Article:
The pyramids seem shrouded in smog from a distance, but as we get closer you can see the ancient structures in all their crumbling majesty.

There are three big ones, Cheops, Chalifa and – I forget the other – a few smaller ones at the base.

Inge is taking pictures like mad: every camel we see, including those carrying tourist police, and every horse galloping by is fair game.

She makes us pose, turning our horses this way and that, and I take some pics of her against the pyramids.

Our taxi driver said it would be about 200 pounds for the horse ride, but Mohamed asks double that.

I pull out all our money from Inge’s rucksack, show him that in fact we only have 400 pounds left.

I ask 300, he says ‘OK,’ then I say, 200 plus some American dollars, so I end up giving him $10!

He says it’s OK, since it’s us and we were a gift to him.

At the end of the ride, Mohamed came out to the desert to meet us, mounted on his splendid Arabian decked out in a leopard print saddle!

He showed us a few moves, had the horse dance sideways in that high-stepping trot that I forgot the name of, then let Inge mount his horse and they galloped off down the hill.

I talked to Mohamed the owner for a few minutes, finding out his family are Bedouin from Libya, the desert in Beneraz.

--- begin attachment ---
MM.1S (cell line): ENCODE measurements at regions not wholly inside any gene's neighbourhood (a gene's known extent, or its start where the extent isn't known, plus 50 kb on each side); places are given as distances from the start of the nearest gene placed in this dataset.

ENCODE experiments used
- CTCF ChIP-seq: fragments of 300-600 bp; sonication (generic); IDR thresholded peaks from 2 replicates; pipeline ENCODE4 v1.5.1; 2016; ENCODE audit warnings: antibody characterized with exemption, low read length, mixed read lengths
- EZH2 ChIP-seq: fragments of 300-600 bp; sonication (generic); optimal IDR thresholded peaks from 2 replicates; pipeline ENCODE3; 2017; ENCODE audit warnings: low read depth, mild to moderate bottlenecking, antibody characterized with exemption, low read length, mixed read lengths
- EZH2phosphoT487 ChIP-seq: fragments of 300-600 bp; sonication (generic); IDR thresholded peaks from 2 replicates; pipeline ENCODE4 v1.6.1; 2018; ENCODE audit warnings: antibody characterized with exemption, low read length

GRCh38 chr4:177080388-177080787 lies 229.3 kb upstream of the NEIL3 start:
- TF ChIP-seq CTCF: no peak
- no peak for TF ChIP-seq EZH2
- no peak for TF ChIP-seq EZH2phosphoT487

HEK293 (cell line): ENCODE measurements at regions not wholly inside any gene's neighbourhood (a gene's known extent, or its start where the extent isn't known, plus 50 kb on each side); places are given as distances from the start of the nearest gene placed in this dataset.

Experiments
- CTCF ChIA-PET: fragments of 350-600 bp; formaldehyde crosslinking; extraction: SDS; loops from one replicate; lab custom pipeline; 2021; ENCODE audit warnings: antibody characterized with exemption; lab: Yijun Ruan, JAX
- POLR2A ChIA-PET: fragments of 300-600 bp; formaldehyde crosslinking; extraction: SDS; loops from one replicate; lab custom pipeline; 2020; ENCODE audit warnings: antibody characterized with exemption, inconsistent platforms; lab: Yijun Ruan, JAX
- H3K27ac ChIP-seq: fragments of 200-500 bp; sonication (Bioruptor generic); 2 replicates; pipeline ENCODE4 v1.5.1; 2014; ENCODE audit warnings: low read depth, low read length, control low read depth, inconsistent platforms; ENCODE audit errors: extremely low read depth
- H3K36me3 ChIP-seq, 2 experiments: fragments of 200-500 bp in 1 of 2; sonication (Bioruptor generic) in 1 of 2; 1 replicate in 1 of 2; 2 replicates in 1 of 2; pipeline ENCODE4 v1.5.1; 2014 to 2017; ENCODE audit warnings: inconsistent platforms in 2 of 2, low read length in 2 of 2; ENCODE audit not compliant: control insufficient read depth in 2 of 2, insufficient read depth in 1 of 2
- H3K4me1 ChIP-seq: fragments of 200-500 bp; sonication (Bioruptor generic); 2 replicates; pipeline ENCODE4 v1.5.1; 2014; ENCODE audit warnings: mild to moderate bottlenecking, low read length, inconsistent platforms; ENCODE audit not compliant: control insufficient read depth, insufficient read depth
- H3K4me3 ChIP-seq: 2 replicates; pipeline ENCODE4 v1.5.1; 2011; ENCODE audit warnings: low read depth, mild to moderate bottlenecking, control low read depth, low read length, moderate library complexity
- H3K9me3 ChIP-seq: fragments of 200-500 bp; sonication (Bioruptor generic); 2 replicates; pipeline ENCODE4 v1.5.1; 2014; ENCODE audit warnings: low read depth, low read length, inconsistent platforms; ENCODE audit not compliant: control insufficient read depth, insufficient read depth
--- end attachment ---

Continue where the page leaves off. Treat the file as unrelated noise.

His grandfather came over with about half the family and started the perfume business 125 years ago.

Back when his grandfather came over, he said, the area beside the pyramids was surrounded by water that came up from the sand,.

Half the family is still there, the family el Shaer is famous.

After the ride in the desert, we realized we had forgotten to get a look at the Sphinx, called, in the local dialect, “Sphincus”.

So walking out there, Inge again took a million pictures of a yellow coffee shop with camels and horses “parked” outside, and any animal she saw that moved, while I was distracted by a charming little boy playing in a dusty pit in front of the viewing area.

He said his name was Mohamed and every time I looked away or walked in another direction, would yell out, “Hello! Hello!” to me to get my attention.